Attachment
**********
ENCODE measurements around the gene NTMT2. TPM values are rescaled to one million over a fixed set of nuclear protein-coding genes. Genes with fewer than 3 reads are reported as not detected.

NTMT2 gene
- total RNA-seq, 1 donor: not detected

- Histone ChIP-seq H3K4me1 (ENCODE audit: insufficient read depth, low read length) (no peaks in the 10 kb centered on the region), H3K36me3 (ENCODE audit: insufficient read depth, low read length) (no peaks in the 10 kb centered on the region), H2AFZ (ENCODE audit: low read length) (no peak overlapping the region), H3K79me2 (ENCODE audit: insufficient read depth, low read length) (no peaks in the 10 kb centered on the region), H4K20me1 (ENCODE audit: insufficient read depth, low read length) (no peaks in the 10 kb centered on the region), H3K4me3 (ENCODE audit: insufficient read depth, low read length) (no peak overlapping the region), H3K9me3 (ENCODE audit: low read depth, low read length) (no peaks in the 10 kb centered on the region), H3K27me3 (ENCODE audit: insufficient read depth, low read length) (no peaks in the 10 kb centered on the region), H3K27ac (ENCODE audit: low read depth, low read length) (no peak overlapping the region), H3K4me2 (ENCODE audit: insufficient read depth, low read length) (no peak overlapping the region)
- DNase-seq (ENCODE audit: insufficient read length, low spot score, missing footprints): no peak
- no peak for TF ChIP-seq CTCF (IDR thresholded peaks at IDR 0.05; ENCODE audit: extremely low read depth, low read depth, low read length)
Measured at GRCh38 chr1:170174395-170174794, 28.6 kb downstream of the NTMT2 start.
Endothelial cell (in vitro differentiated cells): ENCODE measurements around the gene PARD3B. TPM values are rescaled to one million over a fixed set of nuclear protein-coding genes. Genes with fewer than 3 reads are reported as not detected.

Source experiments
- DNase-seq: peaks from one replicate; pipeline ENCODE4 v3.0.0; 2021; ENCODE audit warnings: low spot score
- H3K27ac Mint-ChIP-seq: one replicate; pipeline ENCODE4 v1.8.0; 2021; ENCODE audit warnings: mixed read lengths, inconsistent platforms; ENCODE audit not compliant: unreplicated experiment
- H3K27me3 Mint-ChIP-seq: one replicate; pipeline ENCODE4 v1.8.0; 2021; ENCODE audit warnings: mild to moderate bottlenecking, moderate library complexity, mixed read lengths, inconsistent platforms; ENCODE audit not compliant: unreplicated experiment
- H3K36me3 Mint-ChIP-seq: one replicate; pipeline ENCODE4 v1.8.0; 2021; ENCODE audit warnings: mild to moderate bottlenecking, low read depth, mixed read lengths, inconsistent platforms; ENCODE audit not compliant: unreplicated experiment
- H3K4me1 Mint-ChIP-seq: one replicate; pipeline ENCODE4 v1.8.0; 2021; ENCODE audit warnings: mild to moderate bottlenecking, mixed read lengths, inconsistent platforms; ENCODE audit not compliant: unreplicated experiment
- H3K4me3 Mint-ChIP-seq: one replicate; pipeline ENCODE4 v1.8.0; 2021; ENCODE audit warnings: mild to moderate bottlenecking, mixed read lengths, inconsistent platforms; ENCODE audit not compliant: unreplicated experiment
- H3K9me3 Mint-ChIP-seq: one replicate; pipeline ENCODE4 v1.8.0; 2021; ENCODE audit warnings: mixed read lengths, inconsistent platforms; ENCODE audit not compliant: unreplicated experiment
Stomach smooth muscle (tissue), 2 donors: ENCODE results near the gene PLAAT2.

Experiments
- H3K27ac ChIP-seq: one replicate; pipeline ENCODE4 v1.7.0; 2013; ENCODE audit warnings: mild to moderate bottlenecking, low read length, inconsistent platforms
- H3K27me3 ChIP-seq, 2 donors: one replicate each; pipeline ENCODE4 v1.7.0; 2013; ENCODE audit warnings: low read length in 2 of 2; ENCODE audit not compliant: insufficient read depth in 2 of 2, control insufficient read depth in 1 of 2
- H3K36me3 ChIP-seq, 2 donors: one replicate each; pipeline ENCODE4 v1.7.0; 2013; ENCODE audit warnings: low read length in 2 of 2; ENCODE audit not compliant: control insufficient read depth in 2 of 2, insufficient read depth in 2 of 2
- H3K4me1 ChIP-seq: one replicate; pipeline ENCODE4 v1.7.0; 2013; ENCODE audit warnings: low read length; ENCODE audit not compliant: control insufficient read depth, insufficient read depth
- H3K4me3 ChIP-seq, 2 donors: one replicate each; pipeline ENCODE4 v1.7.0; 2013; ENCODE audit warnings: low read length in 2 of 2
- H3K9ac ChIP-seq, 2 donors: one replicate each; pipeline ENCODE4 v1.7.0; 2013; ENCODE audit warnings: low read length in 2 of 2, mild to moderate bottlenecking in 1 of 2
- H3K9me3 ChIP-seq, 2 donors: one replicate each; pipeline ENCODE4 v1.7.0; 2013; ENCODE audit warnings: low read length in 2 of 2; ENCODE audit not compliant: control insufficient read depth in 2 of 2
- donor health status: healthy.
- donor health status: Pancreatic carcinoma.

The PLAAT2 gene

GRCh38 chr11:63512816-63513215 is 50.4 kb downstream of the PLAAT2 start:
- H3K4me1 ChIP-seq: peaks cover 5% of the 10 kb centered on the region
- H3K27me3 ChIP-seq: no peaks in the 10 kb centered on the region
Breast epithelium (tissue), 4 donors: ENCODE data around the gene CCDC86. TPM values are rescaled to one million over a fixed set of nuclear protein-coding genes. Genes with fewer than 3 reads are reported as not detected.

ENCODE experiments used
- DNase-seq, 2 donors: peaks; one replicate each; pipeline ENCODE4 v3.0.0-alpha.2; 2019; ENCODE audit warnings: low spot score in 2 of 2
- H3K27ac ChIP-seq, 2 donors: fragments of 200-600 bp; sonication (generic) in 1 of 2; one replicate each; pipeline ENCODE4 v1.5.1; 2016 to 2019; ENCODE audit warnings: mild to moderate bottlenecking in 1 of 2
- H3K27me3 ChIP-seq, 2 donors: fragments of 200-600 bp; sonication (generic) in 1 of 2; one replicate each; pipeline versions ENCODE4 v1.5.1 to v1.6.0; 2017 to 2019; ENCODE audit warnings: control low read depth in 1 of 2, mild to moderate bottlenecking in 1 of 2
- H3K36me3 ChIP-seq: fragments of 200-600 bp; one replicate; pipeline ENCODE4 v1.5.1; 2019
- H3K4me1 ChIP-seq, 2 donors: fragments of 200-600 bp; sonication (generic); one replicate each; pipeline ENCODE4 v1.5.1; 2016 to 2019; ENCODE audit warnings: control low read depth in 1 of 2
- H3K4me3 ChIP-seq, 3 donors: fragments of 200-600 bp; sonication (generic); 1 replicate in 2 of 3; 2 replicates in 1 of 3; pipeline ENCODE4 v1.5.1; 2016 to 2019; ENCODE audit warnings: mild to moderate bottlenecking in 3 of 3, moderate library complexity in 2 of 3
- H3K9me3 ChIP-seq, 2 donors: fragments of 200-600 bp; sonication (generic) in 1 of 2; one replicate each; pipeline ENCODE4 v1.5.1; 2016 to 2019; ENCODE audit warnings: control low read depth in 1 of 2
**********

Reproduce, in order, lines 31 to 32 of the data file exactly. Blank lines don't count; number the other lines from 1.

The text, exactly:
- H3K27me3 ChIP-seq: no peaks in the 10 kb centered on the region
Breast epithelium (tissue), 4 donors: ENCODE data around the gene CCDC86. TPM values are rescaled to one million over a fixed set of nuclear protein-coding genes. Genes with fewer than 3 reads are reported as not detected.